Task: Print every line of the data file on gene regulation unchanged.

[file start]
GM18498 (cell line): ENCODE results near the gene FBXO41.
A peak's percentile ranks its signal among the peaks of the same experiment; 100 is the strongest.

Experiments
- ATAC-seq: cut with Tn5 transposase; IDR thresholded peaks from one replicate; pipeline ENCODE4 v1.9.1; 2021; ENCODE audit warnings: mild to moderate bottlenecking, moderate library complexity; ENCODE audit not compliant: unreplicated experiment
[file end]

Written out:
GM18498 (cell line): ENCODE results near the gene FBXO41.
A peak's percentile ranks its signal among the peaks of the same experiment; 100 is the strongest.

Experiments
- ATAC-seq: cut with Tn5 transposase; IDR thresholded peaks from one replicate; pipeline ENCODE4 v1.9.1; 2021; ENCODE audit warnings: mild to moderate bottlenecking, moderate library complexity; ENCODE audit not compliant: unreplicated experiment